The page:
The 10 Most Common Mistakes Retirees Make On Their Taxes

It has been said of life’s two certainties—death and taxes—death doesn’t get worse every time Congress meets.

Over the last 35 years, I’ve seen retirees pay a bundle in taxes they didn’t have to. While there are over a hundred examples over the years, I have narrowed it down to the top 10 most common mistakes retirees make on their taxes.

1. Not Being Organized. This is number one. Do you put your receipts in a shoebox? Be organized! Consider a fan file folder with tax-related labels or scan them and save them electronically. It would help your preparer and you. You can pay your CPA to organize it (expensive) or you can do it yourself.

2. Overpaying Withholding Taxes or Quarterly Taxes. In essence, it’s giving the government an interest-free loan. Review your withholding with your tax preparer, and have a tax strategies session. This can reduce your quarterly payments and increase your cash flow.

3. Not Giving to Charity, the Right Way. If you have stocks with capital gains, consider giving stock instead of cash. This would avoid the capital gains, and gives you a deduction for full fair market value (some restrictions apply) and the charity comes out with just as much. It’s a win-win.

4. Not Understanding Social Security Tax Traps. There are many Social Security traps. For example, municipal bonds (sometimes called tax-free bonds) can trigger more taxes because of how they calculate their social security taxation. It can be better, after-tax, to have taxable bonds.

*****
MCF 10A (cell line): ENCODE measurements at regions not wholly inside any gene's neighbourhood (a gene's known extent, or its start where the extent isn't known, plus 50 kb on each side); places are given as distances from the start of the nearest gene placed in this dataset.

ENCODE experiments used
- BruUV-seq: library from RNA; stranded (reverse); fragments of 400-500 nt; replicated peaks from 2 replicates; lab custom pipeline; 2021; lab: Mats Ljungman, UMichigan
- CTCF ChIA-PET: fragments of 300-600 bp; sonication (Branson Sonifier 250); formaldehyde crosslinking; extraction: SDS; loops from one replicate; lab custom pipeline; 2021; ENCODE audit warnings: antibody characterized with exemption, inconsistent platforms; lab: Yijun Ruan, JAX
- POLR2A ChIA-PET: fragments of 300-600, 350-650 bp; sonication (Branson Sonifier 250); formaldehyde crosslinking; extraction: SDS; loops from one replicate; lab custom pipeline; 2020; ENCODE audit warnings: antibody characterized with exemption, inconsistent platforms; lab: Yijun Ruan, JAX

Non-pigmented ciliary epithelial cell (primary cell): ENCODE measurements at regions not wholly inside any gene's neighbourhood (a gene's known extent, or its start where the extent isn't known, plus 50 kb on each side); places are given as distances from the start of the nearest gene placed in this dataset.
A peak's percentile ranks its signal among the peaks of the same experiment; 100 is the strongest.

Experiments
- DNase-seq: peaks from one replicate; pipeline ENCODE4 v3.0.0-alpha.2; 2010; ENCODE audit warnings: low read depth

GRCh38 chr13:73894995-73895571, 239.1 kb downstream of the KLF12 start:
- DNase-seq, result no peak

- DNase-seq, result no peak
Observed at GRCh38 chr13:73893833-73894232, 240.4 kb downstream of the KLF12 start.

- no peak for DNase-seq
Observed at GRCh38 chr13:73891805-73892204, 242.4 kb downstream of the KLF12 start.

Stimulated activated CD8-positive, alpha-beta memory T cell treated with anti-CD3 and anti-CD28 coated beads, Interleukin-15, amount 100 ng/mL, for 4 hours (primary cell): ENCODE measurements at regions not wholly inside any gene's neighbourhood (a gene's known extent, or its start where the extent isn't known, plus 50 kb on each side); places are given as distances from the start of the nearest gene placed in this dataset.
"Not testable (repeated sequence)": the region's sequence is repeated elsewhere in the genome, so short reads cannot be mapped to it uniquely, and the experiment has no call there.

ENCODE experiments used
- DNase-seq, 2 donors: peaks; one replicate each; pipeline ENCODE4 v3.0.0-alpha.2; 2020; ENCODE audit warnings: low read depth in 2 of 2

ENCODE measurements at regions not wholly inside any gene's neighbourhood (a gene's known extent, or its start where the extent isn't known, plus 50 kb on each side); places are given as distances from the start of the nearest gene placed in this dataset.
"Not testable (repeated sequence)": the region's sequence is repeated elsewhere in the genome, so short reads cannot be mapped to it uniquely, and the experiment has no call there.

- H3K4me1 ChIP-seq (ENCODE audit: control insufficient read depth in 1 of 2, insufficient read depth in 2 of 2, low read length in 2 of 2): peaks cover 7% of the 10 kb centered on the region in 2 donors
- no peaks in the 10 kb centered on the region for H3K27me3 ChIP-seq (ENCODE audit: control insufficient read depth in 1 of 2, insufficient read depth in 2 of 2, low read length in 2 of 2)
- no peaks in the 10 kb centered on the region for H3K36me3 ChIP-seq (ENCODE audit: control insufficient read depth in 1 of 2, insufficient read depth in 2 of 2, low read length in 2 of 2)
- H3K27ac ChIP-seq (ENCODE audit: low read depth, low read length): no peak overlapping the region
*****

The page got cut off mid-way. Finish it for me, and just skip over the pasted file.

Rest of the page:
5. Not Taking Income Out Of the Right Sources. This can be huge. For example, let’s say you have assets that consist of a taxable portfolio of mutual funds (or stocks) and IRAs. By taking income from the mutual funds in the form of a systematic withdrawal, instead of the IRAs, you would receive the benefit of “return of basis,” which is tax-free. And the gains, if long-term, are taxed at preferential rates. This can be the one strategy that saves you a bundle.

6. Not knowing about and not using tax efficient mutual funds. Not all mutual funds are alike. Especially if held in a taxable account. Why? Because most mutual fund managers do not consider the tax ramifications. Mutual funds must distribute their internal capital gains to their investors once a year. Tax efficient fund managers weigh the tax impact before they sell anything.

7. Not using the 72(t) rules if you retire before 59½. Most people believe that if you are under 59 ½ and take retirement income, you must pay a 10% penalty tax. This not necessarily so. One exception is a systematic and periodic payout that lasts for five years or to 59 ½, whichever is longer.

8. Being 72 (or over) and not taking your Required Minimum Distribution (RMD). When you turn 72 you must, with some exceptions, take a certain percentage out of your pre-tax retirement money. If you do not it’s will cost you a 50% penalty. Yes, you read that right, 50%.

9. Not tax harvesting at the end of the year. This really should be the investment advisor’s job, but few do this. This involves looking over the taxable portfolio, knowing the basis of every investment, and selling the ones that are down. You must wait 30 days before you go into the same investment, but in the meantime, you can be in something similar.

10. Not having an advisor the helps you with tax strategies. Be proactive. Talk with your advisor regarding tax strategies. Generally, the best time is in the summer, after tax season and before the end of the year. If they do not help you with strategies, find one that will.

I hope this information helps you avoid these common mistakes. By using this information, you can work with your advisor to master tax planning.

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